News from Pilgerstan

I never thought I would applaud a letter from Derek Fatchett MP but his "Pilgerstan" contribution (Letters, 26 March) needed saying even though I take the opposite line on the Yugoslavian crisis.

And now, right on cue, John Pilger produces a perfect example of precisely what Fatchett parodied (War in Europe, 2 April): the gross overstatement of the anti-American case; the reductionism of almost Bennite proportions to make every event lead to the desired conclusion; the gratuitous personal insults to all those taking the Nato line; the knavery or naivety of every other country in Nato for helping the USA's aim of world domination; the attribution of base motives; and the lack of any alternative proposals.

The case against the Nato bombing of Yugoslavian targets is much too strong to need this kind of support. Pilger's undoubted bravery and his instinct for being on the right side of most issues is increasingly badly served by his style.

Michael Meadowcroft
President, The Liberal Party

John Pilger's argument against Nato bombing on the grounds that it violates UN resolutions and a Balkan state's sovereignty sets a dangerous precedent, by bestowing on the concepts of "legality" and "sovereignty" an intrinsic moral power they do not have.

Sovereignty, for instance, quickly loses its nobility when championed by governments in places such as Yugoslavia, Sri Lanka and Turkey, to protect their right to repress weak minority nations within their borders without the inconvenience of external interference.

Shani Raja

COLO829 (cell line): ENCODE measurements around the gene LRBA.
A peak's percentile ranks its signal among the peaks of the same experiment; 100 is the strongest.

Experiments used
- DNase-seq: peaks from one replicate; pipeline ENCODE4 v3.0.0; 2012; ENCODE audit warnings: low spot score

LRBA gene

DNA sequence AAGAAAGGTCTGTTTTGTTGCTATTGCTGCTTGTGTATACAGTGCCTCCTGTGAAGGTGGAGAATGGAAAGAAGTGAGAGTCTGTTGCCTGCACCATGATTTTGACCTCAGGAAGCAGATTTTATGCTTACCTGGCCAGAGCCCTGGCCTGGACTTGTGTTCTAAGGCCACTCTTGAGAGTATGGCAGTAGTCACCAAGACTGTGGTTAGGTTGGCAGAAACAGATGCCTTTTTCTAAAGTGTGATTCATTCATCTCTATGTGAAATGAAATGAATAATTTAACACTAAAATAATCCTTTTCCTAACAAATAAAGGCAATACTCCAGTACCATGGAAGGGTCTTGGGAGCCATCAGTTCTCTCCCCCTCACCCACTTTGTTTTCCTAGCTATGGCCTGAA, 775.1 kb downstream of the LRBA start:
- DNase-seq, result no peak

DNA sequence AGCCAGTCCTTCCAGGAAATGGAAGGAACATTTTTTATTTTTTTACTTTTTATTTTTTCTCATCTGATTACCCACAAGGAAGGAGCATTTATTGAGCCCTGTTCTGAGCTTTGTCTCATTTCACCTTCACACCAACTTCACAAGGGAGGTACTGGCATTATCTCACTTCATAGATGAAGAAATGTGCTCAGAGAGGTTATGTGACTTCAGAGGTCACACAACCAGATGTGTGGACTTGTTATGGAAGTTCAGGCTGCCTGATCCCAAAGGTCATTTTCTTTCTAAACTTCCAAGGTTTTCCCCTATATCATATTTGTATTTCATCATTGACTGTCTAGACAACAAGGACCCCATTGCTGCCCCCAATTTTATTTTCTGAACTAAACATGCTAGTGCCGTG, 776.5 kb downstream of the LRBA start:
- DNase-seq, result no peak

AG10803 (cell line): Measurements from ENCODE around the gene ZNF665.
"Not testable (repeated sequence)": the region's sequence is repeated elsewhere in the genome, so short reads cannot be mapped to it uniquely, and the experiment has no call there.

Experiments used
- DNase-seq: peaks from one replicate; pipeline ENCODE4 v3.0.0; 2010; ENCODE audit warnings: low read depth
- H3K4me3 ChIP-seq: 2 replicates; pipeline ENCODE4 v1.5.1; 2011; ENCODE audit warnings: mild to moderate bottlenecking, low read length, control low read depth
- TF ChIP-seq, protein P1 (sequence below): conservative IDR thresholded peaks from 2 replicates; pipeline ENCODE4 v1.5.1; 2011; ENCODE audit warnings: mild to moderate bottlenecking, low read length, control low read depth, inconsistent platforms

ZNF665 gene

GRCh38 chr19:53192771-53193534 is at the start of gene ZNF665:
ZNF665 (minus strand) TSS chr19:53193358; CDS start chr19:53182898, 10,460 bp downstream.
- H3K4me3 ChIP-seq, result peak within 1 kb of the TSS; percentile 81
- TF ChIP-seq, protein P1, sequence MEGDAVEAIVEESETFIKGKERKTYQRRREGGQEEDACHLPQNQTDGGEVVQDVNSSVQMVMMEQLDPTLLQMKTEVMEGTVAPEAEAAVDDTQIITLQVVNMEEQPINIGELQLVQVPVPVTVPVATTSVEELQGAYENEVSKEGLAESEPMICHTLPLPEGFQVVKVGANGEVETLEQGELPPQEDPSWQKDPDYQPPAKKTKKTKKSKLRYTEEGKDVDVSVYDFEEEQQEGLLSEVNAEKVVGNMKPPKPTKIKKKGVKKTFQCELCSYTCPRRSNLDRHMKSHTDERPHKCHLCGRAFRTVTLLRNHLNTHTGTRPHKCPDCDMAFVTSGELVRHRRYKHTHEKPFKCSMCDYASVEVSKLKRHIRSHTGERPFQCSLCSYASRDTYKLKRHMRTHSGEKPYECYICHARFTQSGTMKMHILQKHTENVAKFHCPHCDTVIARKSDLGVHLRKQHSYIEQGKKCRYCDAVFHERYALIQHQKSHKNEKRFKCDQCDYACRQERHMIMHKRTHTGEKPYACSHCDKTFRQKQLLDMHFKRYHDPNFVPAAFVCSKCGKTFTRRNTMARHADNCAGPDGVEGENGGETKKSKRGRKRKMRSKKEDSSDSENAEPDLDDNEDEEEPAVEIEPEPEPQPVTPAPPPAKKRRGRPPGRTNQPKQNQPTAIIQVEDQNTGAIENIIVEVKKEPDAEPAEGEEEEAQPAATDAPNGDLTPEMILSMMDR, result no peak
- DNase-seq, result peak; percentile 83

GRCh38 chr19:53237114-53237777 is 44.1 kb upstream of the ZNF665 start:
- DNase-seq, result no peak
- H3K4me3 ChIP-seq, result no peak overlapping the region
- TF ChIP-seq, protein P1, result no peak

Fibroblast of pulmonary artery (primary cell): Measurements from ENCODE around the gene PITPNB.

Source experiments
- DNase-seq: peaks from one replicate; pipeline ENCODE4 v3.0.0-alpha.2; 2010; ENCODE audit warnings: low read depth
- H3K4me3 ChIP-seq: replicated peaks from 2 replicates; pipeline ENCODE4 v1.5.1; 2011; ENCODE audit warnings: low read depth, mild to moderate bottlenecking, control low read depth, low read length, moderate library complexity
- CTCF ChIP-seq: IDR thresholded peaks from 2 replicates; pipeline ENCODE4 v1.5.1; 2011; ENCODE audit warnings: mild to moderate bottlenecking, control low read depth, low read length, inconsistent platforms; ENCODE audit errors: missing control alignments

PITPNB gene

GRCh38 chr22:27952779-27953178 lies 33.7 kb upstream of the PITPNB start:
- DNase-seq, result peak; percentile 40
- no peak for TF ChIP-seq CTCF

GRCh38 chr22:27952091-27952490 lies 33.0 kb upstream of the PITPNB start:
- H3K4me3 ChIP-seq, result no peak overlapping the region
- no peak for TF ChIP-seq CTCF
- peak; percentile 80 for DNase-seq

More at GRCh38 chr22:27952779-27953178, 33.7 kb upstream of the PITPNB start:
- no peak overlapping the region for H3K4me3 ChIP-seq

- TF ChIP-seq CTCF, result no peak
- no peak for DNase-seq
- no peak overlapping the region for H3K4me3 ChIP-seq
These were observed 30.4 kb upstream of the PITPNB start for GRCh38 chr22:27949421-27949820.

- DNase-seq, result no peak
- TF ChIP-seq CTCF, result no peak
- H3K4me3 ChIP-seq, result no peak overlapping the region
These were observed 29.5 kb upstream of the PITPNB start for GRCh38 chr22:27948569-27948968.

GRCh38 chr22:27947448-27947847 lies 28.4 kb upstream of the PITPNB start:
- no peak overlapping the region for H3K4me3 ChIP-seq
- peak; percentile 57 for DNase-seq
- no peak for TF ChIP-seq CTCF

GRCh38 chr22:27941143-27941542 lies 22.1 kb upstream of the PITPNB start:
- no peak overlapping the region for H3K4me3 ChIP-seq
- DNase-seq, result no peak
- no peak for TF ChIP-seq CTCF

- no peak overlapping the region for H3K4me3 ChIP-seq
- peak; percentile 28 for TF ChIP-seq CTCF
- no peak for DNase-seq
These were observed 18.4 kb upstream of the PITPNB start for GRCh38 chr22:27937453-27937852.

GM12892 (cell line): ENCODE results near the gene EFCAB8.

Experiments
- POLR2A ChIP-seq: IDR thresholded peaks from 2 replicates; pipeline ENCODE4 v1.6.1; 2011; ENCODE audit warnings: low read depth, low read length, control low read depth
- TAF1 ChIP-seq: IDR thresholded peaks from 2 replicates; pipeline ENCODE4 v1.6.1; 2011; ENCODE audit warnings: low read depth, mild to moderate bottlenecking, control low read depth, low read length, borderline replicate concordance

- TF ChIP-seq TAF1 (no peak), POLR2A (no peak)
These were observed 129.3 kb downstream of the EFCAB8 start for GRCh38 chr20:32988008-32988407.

London N22

Cyril Kavanagh (Letters, 26 March) asks for the source of John Pilger's figures for child mortality in Iraq. The following might help. Denis Halliday, the UN assistant secretary general responsible for the oil-for-food programme until resigning last September, cites Unicef and World Health Organisation estimates of between 5,000 and 7,000 extra child deaths a month. Last April Unicef reported the Iraqi Ministry of Health's figure that 40,000 more deaths of children under five were being recorded annually in hospitals (and 50,000 of people over five years) with the caveat that, as death entails cancellation of the food ration, under-registration is suspected. The UN secretary general's 22 February 1999 report on oil-for-food cites Unicef-Ministry of Health figures of general malnutrition in one in seven infants (October 1998) and one in four children under five (March 1998) in the centre and south of Iraq. In the north, receiving more per capita under oil-for-food, general malnutrition has declined in children under five to one in seven (November 1998).

Colin Rowat
Campaign Against Sanctions on Iraq

Historical speculation always has its problems but, reading your review of Orwell's Politics (Books, 2 April), I fell to wondering what George Orwell would have to say about Nato action in the Balkans. If the position of the two modern commentators who most closely fit his profile is anything to go by - John Pilger and Paul Foot - I suspect he would have been against war.

Keith Flett
London N17

This article first appeared in the 09 April 1999 issue of the New Statesman, Judge the US by deeds, not words